Privatization of corrections food services putting workers' safety at risk

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The private provider of food services in Saskatchewan correctional centres is threatening the safety of frontline corrections workers, according to SGEU.

Inmates at the Regina Provincial Correctional Centre have initiated another hunger strike in protest of the inedible and potentially unsafe food they’re being served. This is the third hunger strike among Regina inmates in less than three weeks, following the handover of youth facilities and adult correctional centre food services to the foreign-owned multinational corporation Compass Group. APTN has reported that inmates were served uncooked meat.

“I am very concerned for the safety of our members on the frontlines of corrections,” says SGEU President Bob Bymoen. “It’s the members who are in contact with the inmates in the jails, and who have to deal with the issues arising from poor quality and low quantity of food, while a company from the UK profits.”

“If government continues to allow Compass to cut corners, animosity among inmates may grow,” says Bymoen. “Who will bear the brunt of this animosity? Frontline corrections workers – who could potentially find themselves in a dangerous situation.”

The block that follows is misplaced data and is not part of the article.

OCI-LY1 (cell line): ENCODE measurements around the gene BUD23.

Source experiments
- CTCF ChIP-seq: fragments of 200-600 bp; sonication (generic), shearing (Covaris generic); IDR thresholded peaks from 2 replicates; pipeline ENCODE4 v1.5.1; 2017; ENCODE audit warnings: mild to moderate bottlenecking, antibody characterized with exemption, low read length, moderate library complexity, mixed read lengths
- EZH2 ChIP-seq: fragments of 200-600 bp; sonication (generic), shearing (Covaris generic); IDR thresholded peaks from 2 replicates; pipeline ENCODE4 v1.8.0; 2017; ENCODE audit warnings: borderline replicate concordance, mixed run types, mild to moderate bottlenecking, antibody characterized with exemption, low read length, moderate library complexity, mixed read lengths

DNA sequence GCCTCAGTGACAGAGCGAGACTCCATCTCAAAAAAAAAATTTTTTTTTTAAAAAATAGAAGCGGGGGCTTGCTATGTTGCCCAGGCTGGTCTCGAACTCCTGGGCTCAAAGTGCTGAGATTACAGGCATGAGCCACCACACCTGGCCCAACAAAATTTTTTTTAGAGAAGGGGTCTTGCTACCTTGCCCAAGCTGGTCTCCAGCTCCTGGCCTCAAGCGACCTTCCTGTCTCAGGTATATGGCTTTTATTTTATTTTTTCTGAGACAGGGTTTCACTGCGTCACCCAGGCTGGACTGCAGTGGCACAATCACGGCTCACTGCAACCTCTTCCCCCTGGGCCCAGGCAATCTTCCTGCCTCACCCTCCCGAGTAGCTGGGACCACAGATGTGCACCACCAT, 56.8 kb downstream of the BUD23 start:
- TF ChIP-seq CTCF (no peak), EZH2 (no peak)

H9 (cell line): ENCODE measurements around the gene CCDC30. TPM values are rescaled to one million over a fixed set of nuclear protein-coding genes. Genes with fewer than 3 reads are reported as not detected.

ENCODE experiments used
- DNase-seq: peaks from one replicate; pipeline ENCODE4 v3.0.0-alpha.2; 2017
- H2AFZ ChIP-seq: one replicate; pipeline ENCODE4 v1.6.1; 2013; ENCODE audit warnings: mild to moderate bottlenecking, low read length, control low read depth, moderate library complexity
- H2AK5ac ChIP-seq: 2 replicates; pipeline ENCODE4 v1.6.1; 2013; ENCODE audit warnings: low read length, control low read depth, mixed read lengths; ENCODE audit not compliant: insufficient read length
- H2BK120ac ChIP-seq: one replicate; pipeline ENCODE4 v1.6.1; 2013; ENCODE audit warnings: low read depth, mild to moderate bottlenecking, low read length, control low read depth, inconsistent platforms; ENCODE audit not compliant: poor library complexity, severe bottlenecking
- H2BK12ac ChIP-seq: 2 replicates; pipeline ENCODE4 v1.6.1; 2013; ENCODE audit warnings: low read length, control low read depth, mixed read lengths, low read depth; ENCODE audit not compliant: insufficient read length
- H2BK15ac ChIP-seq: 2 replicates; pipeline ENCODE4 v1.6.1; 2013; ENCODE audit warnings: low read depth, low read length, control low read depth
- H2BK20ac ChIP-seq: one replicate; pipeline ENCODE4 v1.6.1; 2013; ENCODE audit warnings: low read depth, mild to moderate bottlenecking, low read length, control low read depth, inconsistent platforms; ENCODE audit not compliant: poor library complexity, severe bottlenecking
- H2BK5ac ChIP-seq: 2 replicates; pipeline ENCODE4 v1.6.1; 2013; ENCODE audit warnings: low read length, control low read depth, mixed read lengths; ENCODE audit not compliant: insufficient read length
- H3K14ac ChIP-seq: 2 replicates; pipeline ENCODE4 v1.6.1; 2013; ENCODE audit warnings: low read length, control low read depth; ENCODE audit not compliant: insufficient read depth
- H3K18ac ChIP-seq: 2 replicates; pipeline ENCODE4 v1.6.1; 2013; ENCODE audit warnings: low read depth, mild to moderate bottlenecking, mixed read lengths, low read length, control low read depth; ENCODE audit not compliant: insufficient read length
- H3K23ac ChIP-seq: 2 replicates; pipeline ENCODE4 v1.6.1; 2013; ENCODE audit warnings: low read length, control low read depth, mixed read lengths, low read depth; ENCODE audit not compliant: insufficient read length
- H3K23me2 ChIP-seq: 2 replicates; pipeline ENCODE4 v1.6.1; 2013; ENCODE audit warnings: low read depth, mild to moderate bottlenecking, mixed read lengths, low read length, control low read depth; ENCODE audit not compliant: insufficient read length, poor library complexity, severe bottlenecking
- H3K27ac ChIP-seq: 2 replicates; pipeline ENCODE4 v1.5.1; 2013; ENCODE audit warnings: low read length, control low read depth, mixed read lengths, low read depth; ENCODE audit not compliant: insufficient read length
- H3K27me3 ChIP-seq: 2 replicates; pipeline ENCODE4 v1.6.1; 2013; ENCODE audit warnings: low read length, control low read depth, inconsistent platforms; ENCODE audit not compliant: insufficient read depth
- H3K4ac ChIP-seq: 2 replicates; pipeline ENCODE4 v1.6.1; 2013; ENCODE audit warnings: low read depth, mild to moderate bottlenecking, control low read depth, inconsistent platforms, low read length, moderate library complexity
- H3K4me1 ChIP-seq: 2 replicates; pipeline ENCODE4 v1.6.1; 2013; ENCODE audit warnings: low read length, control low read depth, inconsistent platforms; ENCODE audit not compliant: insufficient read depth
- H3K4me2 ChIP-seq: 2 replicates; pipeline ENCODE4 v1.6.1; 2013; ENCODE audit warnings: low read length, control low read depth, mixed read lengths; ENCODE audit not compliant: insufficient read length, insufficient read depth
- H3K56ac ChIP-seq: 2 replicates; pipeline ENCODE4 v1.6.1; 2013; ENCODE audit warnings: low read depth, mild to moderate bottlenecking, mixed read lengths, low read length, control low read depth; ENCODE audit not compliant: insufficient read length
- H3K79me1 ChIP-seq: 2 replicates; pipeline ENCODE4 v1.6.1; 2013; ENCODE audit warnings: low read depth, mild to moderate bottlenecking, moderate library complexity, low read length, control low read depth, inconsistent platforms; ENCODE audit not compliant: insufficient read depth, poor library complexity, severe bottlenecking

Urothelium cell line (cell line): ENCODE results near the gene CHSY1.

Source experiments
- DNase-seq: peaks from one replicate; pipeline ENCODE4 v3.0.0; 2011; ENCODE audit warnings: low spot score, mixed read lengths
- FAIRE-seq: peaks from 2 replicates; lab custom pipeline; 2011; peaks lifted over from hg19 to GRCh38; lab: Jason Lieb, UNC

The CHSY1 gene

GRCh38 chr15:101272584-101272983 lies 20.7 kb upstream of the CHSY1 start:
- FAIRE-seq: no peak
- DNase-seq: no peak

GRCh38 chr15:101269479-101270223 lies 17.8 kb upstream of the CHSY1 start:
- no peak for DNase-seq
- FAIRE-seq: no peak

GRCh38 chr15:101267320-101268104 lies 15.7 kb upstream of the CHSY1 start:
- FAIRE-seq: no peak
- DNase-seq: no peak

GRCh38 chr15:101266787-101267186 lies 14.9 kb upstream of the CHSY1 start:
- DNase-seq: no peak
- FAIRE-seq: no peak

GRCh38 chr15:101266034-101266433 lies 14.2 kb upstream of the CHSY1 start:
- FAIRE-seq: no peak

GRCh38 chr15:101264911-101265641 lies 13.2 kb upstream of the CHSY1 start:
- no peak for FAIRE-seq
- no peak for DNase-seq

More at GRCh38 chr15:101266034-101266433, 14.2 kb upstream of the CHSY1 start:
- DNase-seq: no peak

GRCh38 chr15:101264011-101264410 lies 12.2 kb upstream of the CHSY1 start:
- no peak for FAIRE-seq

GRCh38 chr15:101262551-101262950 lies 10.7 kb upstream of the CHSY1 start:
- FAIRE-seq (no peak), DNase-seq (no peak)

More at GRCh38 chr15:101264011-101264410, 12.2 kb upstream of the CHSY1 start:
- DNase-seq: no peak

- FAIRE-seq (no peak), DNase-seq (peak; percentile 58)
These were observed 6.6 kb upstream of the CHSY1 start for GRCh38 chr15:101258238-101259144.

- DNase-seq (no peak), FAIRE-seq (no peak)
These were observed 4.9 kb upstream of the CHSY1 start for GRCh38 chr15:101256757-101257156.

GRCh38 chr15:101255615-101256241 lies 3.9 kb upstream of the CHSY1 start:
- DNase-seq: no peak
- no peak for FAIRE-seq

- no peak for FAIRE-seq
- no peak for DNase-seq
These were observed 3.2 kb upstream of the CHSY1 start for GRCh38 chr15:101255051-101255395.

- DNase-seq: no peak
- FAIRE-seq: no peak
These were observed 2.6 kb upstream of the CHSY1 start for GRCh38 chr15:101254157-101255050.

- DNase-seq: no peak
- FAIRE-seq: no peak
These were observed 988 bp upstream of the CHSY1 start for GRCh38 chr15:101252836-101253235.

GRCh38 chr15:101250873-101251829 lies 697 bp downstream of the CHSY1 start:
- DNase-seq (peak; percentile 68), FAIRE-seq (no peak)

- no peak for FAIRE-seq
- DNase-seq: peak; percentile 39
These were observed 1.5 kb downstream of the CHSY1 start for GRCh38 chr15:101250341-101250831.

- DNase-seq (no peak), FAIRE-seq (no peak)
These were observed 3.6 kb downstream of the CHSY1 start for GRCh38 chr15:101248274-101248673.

Compass Group PLC made $1.7 billion in after-tax profits in 2014, and paid its CEO $12 million. “Why should hard working Saskatchewan people be forced to pay this private company in the U.K., when the return is inedible food that’s putting inmates and staff at risk?” asks Bymoen.

“Government claims they’re going to save money with privatized food services, but if they just wanted to cut back on the cost of food, by serving powdered milk and replacing costlier items with bread, they could’ve achieved these savings using existing staff,” said Bymoen. “When our members provided food services, they at least provided food that was safe and edible.”

“The government should terminate its contract with Compass and reinstate the publicly-run food services that experienced and dependable government workers provided,” he added.

The Saskatchewan government can terminate its contract with Compass on one years’ notice. If Compass continues to deliver unacceptable performance, only 90 days’ notice is needed.

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For more information, contact:

Bob Bymoen
SGEU President

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